Plain Dealer News (Cleveland)


CLEVELAND, Ohio -- Quick, who's the fastest player in the NFL right now? There are so many great options, but if you guessed Chris Johnson and his blazing 4.24-second 40-yard dash you would be correct. Now, who's the fastest man in the world right now? A little easier, Jamaican sprinter Usain Bolt and his otherworldly 9.58 100-meter dash take the cake.

Now, who is the fastest man in the United States in the 60- to 64-year-old age bracket? The answer to that question is a little bit tougher to answer. To find the answer, you can look to ... the man who is a five-time winner at the National Senior Games in the 100 and 200 meters ... the man who has run the 100 in a time that would beat many high school athletes ... the man who didn't start running track competitively until he was 49 years old.

Oscar Peyton, 60, makes many of us jealous. Despite getting such a late start in competitive track, he has excelled. No high school track, no college track, no problem. After just one year of competition, he won the 100 meters at the 2003 National Senior Games with a time of 12.06 seconds. He also won the 200 meters that year with a time of 24.24.

He will compete in the 100 and 200 Saturday at Baldwin Wallace University.

"The speed that I have is natural," Peyton said. "I could not train at all for six months and just go out and run and I could probably run fast."

Much like Bolt and Johnson, Peyton was blessed with amazing speed. The 2003 National Senior Games -- his second full year of competition -- was just the beginning. In time, he only got better. When the 2005 Games rolled around, Peyton was ready to defend his crown. But he wanted to improve on his own personal times. And improve he did.

In 2005, he ran the 100 in 11.56 and the 200 in 24.00. He produced even better results in 2009 when he finished the 100 in a jaw-dropping 11.51 and the 200 in 23.71.

Here's some perspective. The ninth-place finisher in the 100 meters at June's Division III OHSAA state meet had a time of 11.37. Peyton's personal-best of 11.46 in the 100 meters would've placed him just .09 seconds out of ninth place. Peyton is 60.

Have you gotten on your treadmill yet?

At first glance, Peyton appears to have been built for track. Track athletes generally share one of two body types, short and compact or tall and lean. Peyton falls under the tall and lean category. He possesses many of the same characteristics as Olympic champion Bolt. Both are tall and fluid, and their long strides make running fast look effortless.

So why didn't Peyton run track in high school or college? At Grambling State, Peyton considered running for the track team but only on one condition.

"If a coach would've seen me and recognized my speed and my potential then I would have joined the track team but not without encouragement, which I didn't get. I just went unnoticed," Peyton said.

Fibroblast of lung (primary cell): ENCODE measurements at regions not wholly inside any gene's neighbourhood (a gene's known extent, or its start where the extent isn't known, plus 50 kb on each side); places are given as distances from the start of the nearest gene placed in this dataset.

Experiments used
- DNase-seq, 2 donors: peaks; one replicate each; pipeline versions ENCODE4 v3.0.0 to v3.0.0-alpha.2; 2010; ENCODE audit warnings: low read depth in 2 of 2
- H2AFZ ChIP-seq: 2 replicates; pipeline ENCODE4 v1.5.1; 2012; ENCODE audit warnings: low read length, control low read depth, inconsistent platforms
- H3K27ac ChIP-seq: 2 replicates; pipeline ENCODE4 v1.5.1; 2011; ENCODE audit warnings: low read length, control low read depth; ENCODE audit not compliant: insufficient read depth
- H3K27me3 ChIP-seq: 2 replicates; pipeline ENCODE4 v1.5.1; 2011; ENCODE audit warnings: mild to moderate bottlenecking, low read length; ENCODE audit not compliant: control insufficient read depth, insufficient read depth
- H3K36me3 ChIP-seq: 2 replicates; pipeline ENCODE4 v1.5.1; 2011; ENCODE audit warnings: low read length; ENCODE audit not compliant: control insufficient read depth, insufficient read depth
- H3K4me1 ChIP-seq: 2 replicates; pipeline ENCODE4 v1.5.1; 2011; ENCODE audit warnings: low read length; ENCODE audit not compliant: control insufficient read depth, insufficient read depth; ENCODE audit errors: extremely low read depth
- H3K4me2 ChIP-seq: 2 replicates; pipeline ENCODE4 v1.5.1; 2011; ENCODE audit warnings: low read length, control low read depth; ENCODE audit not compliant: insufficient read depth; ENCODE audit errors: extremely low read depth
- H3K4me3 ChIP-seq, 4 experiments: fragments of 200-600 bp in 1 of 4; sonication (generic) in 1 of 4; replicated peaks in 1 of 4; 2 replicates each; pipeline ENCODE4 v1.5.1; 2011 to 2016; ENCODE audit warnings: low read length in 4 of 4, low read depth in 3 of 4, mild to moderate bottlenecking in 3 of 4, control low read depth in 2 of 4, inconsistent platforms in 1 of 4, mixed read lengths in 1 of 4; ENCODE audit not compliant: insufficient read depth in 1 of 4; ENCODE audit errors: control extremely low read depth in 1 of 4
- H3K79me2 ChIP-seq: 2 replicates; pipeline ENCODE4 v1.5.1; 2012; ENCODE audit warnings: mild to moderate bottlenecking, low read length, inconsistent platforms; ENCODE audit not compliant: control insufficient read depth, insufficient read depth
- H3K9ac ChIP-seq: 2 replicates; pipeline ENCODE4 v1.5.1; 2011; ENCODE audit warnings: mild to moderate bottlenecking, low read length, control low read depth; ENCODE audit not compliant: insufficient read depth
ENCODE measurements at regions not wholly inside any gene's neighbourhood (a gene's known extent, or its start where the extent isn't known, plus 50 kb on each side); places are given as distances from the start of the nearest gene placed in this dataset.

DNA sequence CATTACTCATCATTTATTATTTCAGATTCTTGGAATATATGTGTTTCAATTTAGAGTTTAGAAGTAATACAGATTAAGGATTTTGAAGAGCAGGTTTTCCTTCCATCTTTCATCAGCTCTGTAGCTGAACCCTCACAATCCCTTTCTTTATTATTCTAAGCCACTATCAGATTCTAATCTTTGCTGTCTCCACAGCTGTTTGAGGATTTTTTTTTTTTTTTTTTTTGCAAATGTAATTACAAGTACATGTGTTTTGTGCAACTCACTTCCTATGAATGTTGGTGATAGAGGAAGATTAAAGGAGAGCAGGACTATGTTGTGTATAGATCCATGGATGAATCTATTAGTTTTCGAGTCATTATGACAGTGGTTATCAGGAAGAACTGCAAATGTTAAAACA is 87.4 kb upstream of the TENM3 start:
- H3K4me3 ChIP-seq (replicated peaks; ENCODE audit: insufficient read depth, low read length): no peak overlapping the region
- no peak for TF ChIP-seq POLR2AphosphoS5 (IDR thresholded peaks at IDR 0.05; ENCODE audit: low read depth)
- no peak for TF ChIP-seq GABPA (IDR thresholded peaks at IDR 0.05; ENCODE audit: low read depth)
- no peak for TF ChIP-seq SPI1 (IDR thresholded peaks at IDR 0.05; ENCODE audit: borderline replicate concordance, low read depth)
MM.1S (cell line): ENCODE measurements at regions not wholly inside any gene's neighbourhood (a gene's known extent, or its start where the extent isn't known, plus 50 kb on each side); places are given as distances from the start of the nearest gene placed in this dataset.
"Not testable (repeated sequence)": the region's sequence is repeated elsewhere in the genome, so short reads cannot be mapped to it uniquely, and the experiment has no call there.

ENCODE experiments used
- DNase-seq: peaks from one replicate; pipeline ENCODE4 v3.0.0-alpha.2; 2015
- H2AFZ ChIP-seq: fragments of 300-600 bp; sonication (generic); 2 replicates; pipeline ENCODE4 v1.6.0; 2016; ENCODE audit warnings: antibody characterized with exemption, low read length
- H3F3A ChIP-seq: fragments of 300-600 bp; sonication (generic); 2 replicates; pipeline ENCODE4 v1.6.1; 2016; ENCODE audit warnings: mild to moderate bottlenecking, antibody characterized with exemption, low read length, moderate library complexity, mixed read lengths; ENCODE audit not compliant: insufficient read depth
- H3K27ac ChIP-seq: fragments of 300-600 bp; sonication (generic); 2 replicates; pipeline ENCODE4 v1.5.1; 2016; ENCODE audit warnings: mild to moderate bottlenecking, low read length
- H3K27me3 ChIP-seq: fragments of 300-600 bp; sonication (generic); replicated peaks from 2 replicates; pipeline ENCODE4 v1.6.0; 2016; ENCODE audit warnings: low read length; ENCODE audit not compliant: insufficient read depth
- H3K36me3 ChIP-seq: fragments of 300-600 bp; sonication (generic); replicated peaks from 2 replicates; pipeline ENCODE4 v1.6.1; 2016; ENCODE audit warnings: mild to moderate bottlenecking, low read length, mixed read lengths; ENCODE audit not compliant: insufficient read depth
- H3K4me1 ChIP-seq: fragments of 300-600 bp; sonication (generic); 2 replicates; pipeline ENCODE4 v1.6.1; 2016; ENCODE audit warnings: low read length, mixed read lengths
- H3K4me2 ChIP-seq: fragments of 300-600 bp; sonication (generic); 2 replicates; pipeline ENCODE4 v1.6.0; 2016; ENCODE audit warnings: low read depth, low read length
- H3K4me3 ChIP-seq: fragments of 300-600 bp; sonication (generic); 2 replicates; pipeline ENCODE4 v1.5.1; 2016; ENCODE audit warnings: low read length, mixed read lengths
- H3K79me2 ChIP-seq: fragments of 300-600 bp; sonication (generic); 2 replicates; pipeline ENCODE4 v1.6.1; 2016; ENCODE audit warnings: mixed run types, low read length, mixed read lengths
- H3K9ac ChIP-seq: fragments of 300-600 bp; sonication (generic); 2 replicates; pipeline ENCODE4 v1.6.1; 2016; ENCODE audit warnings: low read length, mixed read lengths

If only the Grambling track coach at the time could hear those words now. Alas, the track career of Oscar Peyton was delayed again, this time for a relatively lengthy period of time.

After college, Peyton worked for 31 years as a computer specialist and programmer for the federal government. While working, he still managed to stay active. He routinely went to the gym and played basketball a lot before it was too tough on his knees.

It was a routine visit to the doctor some years ago that made him realize he needed to change something in his life.

"I got a checkup and my cholesterol was around 200 so the doctor said 'You have to change your eating habits and exercise.' Since then, I've been feeling pretty good health-wise."

Despite his success in his first few years as a track competitor, Peyton experienced the pain that comes with picking up a new sport and having to train more often, exercise more often, and compete more often.

"The first three or four years I was getting injured every year, maybe a couple of injuries a year."

But with experience comes knowledge. Through high-level competition, Peyton has learned when to stop, how hard to train, and generally what he has to do to keep his body in peak physical condition. Even though his speed comes naturally, he isn't getting any younger. Taking excellent care of his body is becoming more important as the years go by.

"I've learned about how much my body can take before it begins to breakdown and I've learned how to listen to my body and read the signs for when an injury is about to occur and back off. The last few years, I've been running major injury-free."

I know what you're thinking in the back of your mind. Old guy, getting better with age, less injuries with age, he must be taking deer antler spray or some sort of performance-enhancing drug, right? Wrong. Leave that stuff to Alex Rodriguez and Ryan Braun.

Besides "an aspirin here or there," Peyton doesn't use any medication in order to compete. He doesn't plan on it either.

"At the point where I have to use a medication that might help me run better, that's when I'm gonna hang it up," he said.

Since entering the 2003 Games, Peyton has won gold in the 100 and 200 five straight times. But don't think he's getting complacent. He's still hungry for more gold.

"I know I don't wanna lose. I wanna keep the streak going so that's my motivation now for the Senior Games. I want to make it six consecutive Senior Games winning the 100 and 200."

If you get a chance, put your money on Oscar Peyton. You won't regret it.